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JUNOS Cookbook by Aviva Garrett

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Chapter 12. OSPF

Introduction

The Open Shortest Path First ( OSPF) protocol is an IGP that routes packets within a single AS, or domain. The IETF began work on OSPF in the late 1980s to develop a replacement for RIP, which was the only routing protocol at the time, because people felt that a stronger routing protocol was needed and the link-state algorithm looked promising. OSPF was implemented by router vendors in the early 1990s and was eventually standardized by the IETF in 1997 as OSPF Version 1. The current standard is Version 2, defined in RFC 2328. Much of the OSPF design was lifted from IS-IS, which is an ISO routing-protocol standard developed at the same time. OSPF was designed specifically for TCP/IP and explicitly supports IP subnetting and the tagging of externally derived routing information. OSPF also provides for the authentication of routing updates. RFC 2740 defines OSPF for IPv6.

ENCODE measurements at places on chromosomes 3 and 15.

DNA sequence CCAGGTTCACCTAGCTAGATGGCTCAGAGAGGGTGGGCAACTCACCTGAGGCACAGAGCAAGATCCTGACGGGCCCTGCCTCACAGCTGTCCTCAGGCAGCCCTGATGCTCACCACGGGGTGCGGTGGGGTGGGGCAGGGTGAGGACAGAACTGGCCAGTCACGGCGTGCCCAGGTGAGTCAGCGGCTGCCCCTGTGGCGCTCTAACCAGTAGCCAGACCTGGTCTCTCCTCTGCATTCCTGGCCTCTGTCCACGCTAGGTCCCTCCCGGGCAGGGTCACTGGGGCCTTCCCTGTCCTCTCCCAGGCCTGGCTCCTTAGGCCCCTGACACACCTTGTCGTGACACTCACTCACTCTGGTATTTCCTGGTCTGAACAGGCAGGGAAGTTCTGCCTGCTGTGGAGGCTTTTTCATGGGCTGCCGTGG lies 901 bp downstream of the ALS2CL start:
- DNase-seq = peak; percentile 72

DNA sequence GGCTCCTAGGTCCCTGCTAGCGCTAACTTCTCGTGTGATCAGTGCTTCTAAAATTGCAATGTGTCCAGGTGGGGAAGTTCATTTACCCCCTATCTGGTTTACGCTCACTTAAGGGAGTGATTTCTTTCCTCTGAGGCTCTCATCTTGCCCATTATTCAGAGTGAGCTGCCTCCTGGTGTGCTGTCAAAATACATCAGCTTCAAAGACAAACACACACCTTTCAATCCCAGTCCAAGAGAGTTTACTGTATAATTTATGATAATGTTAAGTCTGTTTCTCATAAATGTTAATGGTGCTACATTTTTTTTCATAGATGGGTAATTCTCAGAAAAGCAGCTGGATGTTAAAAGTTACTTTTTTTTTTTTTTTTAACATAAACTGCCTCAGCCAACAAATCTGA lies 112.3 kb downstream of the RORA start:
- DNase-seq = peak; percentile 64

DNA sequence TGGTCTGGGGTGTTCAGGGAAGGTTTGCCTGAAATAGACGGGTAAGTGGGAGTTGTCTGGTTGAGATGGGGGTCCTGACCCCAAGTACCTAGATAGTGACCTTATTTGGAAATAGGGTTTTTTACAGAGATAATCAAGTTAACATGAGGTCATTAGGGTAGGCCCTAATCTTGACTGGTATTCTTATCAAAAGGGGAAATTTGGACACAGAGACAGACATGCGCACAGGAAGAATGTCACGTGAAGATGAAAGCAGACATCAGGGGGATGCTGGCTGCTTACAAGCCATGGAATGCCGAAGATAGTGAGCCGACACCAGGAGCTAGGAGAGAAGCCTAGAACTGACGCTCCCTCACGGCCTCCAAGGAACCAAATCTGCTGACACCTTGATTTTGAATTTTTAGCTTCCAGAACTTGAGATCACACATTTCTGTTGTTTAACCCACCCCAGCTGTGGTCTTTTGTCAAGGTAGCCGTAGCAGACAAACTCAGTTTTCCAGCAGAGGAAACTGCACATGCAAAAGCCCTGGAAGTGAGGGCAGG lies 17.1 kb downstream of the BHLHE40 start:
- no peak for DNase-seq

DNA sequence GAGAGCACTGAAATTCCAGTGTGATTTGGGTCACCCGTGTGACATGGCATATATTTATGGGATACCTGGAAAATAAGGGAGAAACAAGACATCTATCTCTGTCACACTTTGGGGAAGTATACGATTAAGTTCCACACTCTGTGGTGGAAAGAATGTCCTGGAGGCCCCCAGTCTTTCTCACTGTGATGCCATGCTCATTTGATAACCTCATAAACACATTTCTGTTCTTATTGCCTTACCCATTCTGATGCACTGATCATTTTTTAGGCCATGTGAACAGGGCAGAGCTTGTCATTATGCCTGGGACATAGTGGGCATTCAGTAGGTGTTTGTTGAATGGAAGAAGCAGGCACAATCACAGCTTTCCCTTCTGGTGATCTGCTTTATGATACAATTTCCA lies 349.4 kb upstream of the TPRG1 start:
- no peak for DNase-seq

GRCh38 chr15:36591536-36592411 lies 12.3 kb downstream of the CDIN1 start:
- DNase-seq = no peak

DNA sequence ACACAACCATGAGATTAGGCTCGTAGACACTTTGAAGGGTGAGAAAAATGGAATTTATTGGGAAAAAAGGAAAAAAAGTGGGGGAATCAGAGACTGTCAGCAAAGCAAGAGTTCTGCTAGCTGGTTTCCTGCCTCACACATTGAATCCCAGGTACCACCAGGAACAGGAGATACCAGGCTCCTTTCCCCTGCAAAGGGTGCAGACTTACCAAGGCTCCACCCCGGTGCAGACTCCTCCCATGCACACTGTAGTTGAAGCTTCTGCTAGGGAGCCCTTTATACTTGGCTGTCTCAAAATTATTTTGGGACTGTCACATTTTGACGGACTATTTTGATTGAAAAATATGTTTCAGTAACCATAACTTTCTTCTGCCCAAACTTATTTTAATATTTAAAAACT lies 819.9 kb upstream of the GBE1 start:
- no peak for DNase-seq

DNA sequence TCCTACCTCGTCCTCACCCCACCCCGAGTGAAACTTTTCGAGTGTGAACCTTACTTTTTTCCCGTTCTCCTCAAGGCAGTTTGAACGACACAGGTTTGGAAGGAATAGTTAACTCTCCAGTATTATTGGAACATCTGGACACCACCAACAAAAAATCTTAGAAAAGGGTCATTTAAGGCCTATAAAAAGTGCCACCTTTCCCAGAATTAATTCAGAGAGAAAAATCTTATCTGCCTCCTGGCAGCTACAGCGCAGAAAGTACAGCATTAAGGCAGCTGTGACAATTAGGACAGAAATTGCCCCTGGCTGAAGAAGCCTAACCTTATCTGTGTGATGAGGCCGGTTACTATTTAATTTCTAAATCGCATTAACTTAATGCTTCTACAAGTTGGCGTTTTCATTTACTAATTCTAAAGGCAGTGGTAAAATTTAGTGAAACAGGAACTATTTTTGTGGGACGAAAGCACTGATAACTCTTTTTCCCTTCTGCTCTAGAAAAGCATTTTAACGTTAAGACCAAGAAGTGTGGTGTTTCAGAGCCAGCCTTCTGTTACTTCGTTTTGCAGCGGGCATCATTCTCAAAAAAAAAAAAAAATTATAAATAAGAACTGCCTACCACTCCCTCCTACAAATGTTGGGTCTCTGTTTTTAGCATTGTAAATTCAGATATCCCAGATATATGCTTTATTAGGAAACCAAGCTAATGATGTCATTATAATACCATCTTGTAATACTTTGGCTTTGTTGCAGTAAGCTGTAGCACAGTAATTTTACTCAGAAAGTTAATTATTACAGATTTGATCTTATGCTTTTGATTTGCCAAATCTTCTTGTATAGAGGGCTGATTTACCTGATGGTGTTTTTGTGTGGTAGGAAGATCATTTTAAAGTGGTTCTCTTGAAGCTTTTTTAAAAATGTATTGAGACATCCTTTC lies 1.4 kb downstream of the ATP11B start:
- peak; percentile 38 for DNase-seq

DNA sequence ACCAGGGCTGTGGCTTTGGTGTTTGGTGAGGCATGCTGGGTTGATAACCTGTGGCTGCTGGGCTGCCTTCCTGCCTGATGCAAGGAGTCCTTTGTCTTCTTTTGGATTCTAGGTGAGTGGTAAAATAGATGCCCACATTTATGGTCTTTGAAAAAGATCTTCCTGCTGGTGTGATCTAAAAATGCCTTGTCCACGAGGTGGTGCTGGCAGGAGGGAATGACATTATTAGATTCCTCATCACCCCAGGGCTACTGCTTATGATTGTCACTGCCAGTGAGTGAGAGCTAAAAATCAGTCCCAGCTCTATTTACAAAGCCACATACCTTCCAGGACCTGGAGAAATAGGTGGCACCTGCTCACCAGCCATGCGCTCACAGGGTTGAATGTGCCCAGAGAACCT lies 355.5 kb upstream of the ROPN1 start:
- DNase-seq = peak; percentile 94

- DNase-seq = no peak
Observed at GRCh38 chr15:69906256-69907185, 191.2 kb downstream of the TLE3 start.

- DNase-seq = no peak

As an IGP, OSPF works within a domain, which usually corresponds to an administrative boundary and focuses on determining the most efficient routes to destinations within a domain. EGPs, on the other hand, primarily focus on policy rather than on the most efficient routing.

OSPF is a link-state protocol and uses link-state advertisements (LSAs) to describe the network topology. Each OSPF router generates LSAs that describe the topology it sees and floods the LSAs throughout the domain. As a result, each router ends up with a link-state database that describes the same network topology. ...

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